November 16, 2023

Warren Joins Congresswoman Porter in Reintroducing Bill to Reduce Violence Against Individuals with Mental Illness and Disabilities

This legislation would empower state and local governments to create mental health first responder units.

Bill text (PDF)

Washington, D.C. — Today, Senator Elizabeth Warren (D-Mass.), Congresswoman Katie Porter (D-Calif.), Congresswoman Ayanna Pressley (D-Mass.), Congressman Tony Cárdenas (D-Calif.), and Congresswoman Mary Gay Scanlon (D-Penn.), along with 23 Representatives reintroduced legislation to reduce violence against individuals with mental illness and disabilities. The Mental Health Justice Act would make it easier for state and local governments to send trained mental health professionals instead of police when 911 or 988 is called because an individual is experiencing a mental health or substance use crisis. 

“I’m glad to reintroduce the Mental Health Justice Act to make it easier for trained mental health professionals to respond to a mental health or substance use crisis," said Senator Warren. "Safety should mean taking care of people in our communities who face mental health issues, not criminalizing them or leaving them to a police system that is not equipped to provide the care they need.”

“Mental illness is not a crime, and it’s time we stop treating it as one,” said Representative Porter. “Having the right type of responders for mental health emergencies will make our communities safer, reduce the strain on our criminal justice system, and stop distracting law enforcement from what Americans need them to do—fight crime. I’m proud to work with colleagues from across the aisle to reintroduce the Mental Health Justice Act and deliver care to people in crisis.”

The Mental Health Justice Act would create a grant program to pay for hiring, training, salary, benefits, and additional expenses for mental health provider first responder units. Grant recipients will receive technical assistance from experts through the Disability Rights Section of the Civil Rights Division at the Department of Justice (DOJ) and from the Substance Abuse and Mental Health Services Administration (SAMHSA). States and localities that choose to use their own funding for program costs would also be able to apply for access to this expertise.

The Treatment Advocacy Center estimates that 1 in 4 fatal police encounters involve someone with a severe mental illness, making the risk of death 16 times greater for these individuals than for others approached or stopped by law enforcement. Those who are arrested are often charged with minor, nonviolent offenses. As a result, jail and prison systems are overcrowded with thousands of individuals who would be far better served by other community resources.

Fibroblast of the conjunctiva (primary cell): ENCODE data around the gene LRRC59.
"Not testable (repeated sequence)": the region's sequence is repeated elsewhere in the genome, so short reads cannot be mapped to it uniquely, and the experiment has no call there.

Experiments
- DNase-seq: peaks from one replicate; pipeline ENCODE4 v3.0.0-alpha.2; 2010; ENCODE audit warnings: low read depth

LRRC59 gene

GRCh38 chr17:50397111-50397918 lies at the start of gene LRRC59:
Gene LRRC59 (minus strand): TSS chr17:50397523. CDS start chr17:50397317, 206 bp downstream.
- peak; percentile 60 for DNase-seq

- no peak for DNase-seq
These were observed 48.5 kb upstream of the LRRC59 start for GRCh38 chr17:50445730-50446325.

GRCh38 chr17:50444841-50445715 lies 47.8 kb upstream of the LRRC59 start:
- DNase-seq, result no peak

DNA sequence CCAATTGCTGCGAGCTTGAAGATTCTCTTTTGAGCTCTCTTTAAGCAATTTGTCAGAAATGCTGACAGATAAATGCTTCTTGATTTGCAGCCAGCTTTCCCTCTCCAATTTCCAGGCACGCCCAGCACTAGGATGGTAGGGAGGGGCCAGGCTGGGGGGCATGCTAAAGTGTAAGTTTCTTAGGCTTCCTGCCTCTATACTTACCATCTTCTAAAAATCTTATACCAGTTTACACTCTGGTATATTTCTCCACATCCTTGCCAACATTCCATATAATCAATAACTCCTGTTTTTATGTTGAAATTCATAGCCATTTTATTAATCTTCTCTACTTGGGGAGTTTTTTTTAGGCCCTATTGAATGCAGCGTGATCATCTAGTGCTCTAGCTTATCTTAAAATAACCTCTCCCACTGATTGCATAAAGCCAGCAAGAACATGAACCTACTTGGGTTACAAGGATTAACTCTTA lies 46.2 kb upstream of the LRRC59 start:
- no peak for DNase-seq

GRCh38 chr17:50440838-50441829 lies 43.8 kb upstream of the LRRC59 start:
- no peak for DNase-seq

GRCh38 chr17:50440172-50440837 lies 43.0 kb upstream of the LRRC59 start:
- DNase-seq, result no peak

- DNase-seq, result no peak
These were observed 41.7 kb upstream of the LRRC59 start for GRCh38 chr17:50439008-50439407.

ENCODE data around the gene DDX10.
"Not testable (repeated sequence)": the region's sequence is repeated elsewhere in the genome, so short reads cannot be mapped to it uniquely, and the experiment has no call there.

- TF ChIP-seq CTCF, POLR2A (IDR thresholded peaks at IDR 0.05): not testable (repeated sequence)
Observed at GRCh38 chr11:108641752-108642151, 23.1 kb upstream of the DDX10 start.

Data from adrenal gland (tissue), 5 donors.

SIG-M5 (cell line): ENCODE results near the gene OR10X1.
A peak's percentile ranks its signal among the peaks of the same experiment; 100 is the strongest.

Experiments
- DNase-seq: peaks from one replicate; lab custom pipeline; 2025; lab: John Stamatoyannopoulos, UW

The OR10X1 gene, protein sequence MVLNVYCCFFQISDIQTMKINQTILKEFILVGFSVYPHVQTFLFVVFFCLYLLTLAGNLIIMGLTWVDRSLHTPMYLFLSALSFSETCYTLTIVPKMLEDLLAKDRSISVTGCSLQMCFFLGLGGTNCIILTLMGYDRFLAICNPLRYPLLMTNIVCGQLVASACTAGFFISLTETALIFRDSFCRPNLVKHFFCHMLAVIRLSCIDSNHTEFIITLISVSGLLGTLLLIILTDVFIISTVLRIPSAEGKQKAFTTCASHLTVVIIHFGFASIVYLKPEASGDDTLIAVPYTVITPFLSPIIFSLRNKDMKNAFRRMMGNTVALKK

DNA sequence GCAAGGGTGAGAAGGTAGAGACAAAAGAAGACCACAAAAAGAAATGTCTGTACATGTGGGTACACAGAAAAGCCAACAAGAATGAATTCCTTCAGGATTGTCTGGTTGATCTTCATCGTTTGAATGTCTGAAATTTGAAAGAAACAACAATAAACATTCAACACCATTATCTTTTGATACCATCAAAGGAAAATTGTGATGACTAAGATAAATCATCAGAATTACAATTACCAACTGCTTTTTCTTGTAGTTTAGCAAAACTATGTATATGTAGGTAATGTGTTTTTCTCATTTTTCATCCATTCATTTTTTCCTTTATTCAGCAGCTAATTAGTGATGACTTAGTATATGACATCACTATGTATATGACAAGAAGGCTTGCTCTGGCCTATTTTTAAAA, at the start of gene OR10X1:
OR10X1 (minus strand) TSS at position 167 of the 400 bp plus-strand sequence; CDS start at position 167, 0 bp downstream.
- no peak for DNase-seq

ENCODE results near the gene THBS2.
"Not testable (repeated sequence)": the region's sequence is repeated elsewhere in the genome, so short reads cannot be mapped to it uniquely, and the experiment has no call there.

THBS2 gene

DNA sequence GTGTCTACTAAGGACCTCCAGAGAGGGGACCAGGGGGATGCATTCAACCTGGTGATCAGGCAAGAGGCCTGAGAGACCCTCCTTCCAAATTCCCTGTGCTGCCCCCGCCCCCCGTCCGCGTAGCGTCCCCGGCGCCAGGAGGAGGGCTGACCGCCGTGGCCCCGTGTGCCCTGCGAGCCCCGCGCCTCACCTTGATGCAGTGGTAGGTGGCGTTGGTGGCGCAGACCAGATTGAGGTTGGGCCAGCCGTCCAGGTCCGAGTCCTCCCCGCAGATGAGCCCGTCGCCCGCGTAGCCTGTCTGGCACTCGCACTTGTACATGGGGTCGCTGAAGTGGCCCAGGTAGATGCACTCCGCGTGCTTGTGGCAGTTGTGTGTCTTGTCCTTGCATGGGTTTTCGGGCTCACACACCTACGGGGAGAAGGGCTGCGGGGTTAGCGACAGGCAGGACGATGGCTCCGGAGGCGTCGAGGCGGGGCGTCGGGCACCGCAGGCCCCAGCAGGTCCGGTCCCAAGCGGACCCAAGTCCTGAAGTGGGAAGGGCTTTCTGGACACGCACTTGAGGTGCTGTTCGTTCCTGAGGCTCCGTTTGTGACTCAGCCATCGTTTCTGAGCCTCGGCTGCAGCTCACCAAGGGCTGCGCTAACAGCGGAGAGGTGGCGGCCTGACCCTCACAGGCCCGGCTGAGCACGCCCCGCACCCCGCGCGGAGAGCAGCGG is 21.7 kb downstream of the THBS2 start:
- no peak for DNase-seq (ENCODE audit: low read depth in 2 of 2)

The bill is cosponsored in the Senate by Senator Tina Smith (D-Minn.).

The bill is cosponsored in the House of Representatives by Representatives Lloyd Doggett (D-Texas), Mark Pocan (D-Wis.), Sean Casten (D-Ill.), Brendan Boyle (D-Pa.), Robert Garcia (D-Calif.), Chellie Pingree (D-Maine), Grace Napolitano (D-Texas), Mark Takano (D-Calif.), Bill Pascrell Jr. (D-N.J.), Deborah Ross (D-N.C.), Bonnie Watson Coleman (D-N.J.), Dina Titus (D-Nev.), Dwight Evans (D-Pa.), Grace Meng (D-N.Y.), Jesús "Chuy" Garcia (D-Ill.), Delia Ramirez (D-Ill.), Steve Cohen (D-Tenn.), David Trone (D-Md.), Gwen Moore (D-Wis.), Sheila Jackson Lee (D-Texas), Eleanor Holmes Norton (D-D.C.), Sara Jacobs (D-Calif.), Jonathan Jackson (D-Ill.), and Troy Carter Sr. (D-La.).

The Mental Health Justice Act is endorsed by over 30 advocacy organization: Bazelon Center for Mental Health Law, Center for Policing Equity, National Alliance on Mental Illness, American Psychological Association, ACLU, National Action Network, National Emergency Number Association, the Kennedy Forum, CommunicationsFIRST, Access Ready Inc., Autistic Women & Nonbinary Network, Bend the Arc: Jewish Action, National Association of Criminal Defense Lawyers, Center for American Progress, Autism Society of America, American Foundation for Suicide Prevention, American Association on Health and Disability, Lakeshore Foundation, Partnership to End Addiction, Association for Behavioral Health and Wellness, Association of University Centers on Disabilities, and Postpartum Support International, Disability Rights Education & Defense Fund, American Association of Suicidology, Union for Reform Judaism, National Association of Councils on Developmental Disabilities, and Alternative Mobile Services Association, Justice in Aging, Orange County Sheriff’s Office, American Society of Addiction Medicine, National Health Care for the Homeless Council, Clinical Social Work Association, National Association of County Behavioral Health and Developmental Disability Directors, National Association for Rural Mental Health, and the American Association of Child and Adolescent Psychiatry.